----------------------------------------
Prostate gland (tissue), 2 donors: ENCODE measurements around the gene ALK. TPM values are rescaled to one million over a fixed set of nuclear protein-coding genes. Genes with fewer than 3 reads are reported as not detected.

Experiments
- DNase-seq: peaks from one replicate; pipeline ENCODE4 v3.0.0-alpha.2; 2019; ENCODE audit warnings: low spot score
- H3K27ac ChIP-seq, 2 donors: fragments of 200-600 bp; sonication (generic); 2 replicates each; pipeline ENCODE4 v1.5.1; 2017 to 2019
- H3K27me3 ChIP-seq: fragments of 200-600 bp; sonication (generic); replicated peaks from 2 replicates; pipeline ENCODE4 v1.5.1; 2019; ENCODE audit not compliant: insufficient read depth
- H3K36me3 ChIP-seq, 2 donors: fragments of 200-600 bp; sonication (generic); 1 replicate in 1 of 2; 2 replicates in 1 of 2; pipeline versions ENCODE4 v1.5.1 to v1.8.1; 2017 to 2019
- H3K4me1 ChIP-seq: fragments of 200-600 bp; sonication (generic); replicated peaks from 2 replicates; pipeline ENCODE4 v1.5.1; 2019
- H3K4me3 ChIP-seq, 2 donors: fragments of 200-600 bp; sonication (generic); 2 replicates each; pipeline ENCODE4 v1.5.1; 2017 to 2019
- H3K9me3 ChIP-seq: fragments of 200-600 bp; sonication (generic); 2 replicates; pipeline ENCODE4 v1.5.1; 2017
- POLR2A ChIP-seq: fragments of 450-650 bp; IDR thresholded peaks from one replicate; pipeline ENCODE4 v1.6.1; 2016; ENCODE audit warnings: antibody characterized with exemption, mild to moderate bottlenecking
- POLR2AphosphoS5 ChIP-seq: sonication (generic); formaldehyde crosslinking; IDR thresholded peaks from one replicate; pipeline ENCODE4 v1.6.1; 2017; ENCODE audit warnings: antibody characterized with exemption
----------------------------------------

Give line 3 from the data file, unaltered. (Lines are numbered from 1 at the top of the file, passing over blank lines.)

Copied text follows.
- DNase-seq: peaks from one replicate; pipeline ENCODE4 v3.0.0-alpha.2; 2019; ENCODE audit warnings: low spot score